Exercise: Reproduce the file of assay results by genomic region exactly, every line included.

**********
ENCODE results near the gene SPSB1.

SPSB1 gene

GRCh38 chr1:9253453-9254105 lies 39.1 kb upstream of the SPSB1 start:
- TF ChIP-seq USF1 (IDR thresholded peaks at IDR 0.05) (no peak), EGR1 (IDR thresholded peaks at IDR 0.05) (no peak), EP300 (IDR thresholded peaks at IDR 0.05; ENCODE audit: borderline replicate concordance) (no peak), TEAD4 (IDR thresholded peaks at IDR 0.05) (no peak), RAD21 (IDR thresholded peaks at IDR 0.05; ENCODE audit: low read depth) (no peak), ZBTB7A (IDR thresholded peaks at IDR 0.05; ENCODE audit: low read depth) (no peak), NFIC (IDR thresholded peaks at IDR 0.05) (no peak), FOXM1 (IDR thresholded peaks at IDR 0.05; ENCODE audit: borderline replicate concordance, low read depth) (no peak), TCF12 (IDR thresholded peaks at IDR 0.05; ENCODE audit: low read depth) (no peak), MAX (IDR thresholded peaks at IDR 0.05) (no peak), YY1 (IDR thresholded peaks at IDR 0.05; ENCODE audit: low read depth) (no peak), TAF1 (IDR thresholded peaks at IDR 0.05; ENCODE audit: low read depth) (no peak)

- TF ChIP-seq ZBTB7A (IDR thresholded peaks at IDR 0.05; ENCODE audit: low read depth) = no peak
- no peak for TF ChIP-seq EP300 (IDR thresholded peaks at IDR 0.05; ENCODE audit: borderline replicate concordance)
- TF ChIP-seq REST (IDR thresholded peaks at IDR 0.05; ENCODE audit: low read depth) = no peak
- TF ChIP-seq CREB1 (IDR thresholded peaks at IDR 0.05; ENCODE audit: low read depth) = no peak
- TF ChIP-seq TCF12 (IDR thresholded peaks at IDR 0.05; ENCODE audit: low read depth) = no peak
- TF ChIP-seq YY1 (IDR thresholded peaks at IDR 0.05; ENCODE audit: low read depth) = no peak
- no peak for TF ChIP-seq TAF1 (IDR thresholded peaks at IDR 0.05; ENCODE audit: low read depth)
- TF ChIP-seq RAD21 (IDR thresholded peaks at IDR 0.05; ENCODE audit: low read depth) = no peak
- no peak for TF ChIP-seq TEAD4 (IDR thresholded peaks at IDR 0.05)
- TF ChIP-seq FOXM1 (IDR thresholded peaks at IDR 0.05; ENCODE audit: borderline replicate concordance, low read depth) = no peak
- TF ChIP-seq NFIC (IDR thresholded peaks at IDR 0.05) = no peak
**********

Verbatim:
ENCODE results near the gene SPSB1.

SPSB1 gene

GRCh38 chr1:9253453-9254105 lies 39.1 kb upstream of the SPSB1 start:
- TF ChIP-seq USF1 (IDR thresholded peaks at IDR 0.05) (no peak), EGR1 (IDR thresholded peaks at IDR 0.05) (no peak), EP300 (IDR thresholded peaks at IDR 0.05; ENCODE audit: borderline replicate concordance) (no peak), TEAD4 (IDR thresholded peaks at IDR 0.05) (no peak), RAD21 (IDR thresholded peaks at IDR 0.05; ENCODE audit: low read depth) (no peak), ZBTB7A (IDR thresholded peaks at IDR 0.05; ENCODE audit: low read depth) (no peak), NFIC (IDR thresholded peaks at IDR 0.05) (no peak), FOXM1 (IDR thresholded peaks at IDR 0.05; ENCODE audit: borderline replicate concordance, low read depth) (no peak), TCF12 (IDR thresholded peaks at IDR 0.05; ENCODE audit: low read depth) (no peak), MAX (IDR thresholded peaks at IDR 0.05) (no peak), YY1 (IDR thresholded peaks at IDR 0.05; ENCODE audit: low read depth) (no peak), TAF1 (IDR thresholded peaks at IDR 0.05; ENCODE audit: low read depth) (no peak)

- TF ChIP-seq ZBTB7A (IDR thresholded peaks at IDR 0.05; ENCODE audit: low read depth) = no peak
- no peak for TF ChIP-seq EP300 (IDR thresholded peaks at IDR 0.05; ENCODE audit: borderline replicate concordance)
- TF ChIP-seq REST (IDR thresholded peaks at IDR 0.05; ENCODE audit: low read depth) = no peak
- TF ChIP-seq CREB1 (IDR thresholded peaks at IDR 0.05; ENCODE audit: low read depth) = no peak
- TF ChIP-seq TCF12 (IDR thresholded peaks at IDR 0.05; ENCODE audit: low read depth) = no peak
- TF ChIP-seq YY1 (IDR thresholded peaks at IDR 0.05; ENCODE audit: low read depth) = no peak
- no peak for TF ChIP-seq TAF1 (IDR thresholded peaks at IDR 0.05; ENCODE audit: low read depth)
- TF ChIP-seq RAD21 (IDR thresholded peaks at IDR 0.05; ENCODE audit: low read depth) = no peak
- no peak for TF ChIP-seq TEAD4 (IDR thresholded peaks at IDR 0.05)
- TF ChIP-seq FOXM1 (IDR thresholded peaks at IDR 0.05; ENCODE audit: borderline replicate concordance, low read depth) = no peak
- TF ChIP-seq NFIC (IDR thresholded peaks at IDR 0.05) = no peak